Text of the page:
• 1 cup diced fresh, firm strawberries (or half diced strawberries and 1/2 small blueberries)
  • milk and sugar for topping (optional)
  1. Preheat oven to 375 degrees.
  2. In a medium bowl, sift together flour, baking powder, and salt.
  3. Add the cold butter pieces to the flour mixture, and use your clean, dry fingers to rub the butter into the flour until the butter pieces are no bigger than tiny peas. Trust me: this feels good.
  4. Add milk or cream, and stir mixture very lightly until almost combined. You don't want it at all to reach the stage of batter, and there will still be some unmixed flour. Add the evenly berries, and use floured hands to fold them in and gather the entire mixture together into a big, soft lump.
  5. Transfer mixture to a floured surface, and gentle pat or roll to a thickness of about 3/4 inch. Cut into ten to twelve rounds or squares. If you wish, brush the top of each scone with milk and sprinkle with sugar.
  6. Bake scones on a baking pan or stone for 15-20 minutes, until lightly browned.
Step 7:

Tuesday, April 24, 2012

Learning How To Be Fearless: Lessons from a Lousy Cook

Having the privilege of knowing today's guest blogger in person, I can easily sum her up in one word: Adorable. A second comes from her post today: Fearless. Keep in touch with Jessica through her blog, Learning Out Loud, and be sure to try the recipe she shares from Milwaukee's own famous Bartolotta Restaurants. Take it away, Jessica! ~ Lisa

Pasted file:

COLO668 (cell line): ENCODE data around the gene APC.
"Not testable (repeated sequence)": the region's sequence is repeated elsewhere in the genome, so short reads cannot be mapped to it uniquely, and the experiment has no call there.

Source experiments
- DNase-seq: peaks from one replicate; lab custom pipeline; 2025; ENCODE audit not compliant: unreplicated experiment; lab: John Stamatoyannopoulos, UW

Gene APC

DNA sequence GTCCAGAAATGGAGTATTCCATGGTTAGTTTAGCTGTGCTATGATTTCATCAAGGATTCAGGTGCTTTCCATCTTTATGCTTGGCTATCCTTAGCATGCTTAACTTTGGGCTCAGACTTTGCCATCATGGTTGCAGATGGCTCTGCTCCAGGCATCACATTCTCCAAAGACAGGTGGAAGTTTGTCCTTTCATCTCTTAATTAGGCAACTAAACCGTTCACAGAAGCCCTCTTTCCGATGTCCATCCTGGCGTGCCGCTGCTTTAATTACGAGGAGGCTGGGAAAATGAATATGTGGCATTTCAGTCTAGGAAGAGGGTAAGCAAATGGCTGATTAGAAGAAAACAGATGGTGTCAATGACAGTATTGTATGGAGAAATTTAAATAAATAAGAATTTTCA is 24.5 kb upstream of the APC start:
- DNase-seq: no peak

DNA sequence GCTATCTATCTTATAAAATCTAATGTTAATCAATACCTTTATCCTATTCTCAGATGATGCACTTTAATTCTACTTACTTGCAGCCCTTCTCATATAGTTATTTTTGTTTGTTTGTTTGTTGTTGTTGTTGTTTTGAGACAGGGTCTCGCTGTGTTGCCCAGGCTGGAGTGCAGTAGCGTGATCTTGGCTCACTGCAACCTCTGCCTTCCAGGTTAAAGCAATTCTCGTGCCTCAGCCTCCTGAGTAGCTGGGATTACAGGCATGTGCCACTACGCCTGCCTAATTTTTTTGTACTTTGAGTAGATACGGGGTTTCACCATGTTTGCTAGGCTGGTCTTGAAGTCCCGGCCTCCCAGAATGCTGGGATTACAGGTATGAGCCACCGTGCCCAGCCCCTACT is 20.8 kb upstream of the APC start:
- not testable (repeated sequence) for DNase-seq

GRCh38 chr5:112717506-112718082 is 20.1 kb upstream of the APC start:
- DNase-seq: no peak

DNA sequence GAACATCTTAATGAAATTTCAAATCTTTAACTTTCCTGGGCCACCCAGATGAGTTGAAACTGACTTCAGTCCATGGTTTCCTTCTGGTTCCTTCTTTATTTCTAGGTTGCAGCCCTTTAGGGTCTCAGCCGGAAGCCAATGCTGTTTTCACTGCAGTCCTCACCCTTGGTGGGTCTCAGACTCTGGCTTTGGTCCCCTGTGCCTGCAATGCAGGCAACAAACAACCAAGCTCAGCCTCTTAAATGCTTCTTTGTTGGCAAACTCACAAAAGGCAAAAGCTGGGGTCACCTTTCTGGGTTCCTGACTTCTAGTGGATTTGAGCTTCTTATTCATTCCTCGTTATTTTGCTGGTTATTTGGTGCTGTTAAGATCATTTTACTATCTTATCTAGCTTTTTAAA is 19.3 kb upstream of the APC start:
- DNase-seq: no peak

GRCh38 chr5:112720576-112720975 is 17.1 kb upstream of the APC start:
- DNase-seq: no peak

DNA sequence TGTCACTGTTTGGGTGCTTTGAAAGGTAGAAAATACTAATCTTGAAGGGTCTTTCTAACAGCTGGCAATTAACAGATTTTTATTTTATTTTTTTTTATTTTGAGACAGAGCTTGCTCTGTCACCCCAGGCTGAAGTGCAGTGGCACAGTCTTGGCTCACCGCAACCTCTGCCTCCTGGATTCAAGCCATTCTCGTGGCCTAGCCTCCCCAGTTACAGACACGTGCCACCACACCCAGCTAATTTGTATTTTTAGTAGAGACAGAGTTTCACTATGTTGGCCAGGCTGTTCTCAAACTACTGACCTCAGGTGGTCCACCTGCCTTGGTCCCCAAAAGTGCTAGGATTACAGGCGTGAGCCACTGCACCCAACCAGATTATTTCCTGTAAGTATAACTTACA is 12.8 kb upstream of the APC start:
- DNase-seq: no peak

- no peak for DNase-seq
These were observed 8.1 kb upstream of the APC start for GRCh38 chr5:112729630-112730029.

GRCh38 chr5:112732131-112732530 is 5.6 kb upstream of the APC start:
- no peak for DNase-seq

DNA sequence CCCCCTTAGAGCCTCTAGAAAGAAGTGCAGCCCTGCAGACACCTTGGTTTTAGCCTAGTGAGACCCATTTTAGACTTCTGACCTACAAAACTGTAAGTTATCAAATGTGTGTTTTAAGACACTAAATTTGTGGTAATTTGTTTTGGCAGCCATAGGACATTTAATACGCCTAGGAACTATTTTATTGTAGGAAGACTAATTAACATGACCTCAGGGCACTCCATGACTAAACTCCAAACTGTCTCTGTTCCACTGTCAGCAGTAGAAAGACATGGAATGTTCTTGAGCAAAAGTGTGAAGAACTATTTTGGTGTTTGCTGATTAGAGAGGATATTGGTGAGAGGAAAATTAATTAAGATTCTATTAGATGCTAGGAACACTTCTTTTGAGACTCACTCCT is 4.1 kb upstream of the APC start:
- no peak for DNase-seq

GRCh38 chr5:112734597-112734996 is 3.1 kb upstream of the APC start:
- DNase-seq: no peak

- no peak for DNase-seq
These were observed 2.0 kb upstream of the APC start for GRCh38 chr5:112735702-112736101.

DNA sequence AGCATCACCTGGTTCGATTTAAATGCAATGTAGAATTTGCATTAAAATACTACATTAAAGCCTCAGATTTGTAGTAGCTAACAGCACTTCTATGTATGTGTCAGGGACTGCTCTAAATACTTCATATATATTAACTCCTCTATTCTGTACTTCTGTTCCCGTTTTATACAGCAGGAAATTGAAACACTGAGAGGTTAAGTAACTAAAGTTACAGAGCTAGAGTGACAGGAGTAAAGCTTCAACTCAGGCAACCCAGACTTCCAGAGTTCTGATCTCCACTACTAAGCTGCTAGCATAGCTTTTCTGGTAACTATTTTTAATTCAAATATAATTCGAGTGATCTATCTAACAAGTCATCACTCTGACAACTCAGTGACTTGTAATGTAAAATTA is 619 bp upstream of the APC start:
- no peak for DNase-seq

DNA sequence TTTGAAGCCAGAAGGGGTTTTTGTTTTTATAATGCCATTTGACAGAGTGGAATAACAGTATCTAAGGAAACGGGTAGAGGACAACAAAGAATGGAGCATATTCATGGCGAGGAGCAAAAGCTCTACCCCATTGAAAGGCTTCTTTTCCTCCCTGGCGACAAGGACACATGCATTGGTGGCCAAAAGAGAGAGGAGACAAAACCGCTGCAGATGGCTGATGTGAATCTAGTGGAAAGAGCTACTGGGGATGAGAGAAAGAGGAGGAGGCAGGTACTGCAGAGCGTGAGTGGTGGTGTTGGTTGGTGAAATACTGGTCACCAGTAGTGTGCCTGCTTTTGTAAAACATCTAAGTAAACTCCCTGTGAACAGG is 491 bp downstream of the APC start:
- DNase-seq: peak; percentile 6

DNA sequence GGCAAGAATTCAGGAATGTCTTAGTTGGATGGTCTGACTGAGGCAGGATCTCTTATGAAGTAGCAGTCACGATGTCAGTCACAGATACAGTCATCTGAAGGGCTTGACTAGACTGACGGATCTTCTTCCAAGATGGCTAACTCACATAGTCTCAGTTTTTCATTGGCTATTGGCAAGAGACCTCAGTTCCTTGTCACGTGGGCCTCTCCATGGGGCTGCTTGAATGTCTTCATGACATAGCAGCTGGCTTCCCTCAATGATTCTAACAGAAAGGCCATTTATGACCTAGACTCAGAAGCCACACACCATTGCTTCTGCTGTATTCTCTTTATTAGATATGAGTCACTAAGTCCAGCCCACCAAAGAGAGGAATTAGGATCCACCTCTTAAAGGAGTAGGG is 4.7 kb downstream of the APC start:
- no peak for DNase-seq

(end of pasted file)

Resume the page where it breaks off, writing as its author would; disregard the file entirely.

Jessica in the kitchen
Photo credit: Ernie Mastroianni
by Jessica Zappia

"I am so sorry to hear about your wife; I never knew!"  That's the kind of repsonse my husband heard after my dirty little secret came out. I guess it was a tragedy to some.

I didn't know how to cook.

I have no one to blame except myself really, not for the cooking part, but for the secret getting out part.

You see, I busted myself, and big time.

Two years ago, our newspaper had a "want ad" so to speak. "Do you burn water? Are you clueless in the kitchen?" The ad was talking directly to me! Our paper wanted to do a 'lousy cook' story, to show that even the worst of the worst could learn.

I sat down and e-mailed a letter to the food editor. That's how it all started. Well, I "won". The Milwaukee Journal-Sentinel named me "Lousiest Cook in Southeastern Wisconsin"! Luckily, I shared the title with a gentleman so the title was not all mine. (Whew! I don't know if I could handle that kind of pressure!)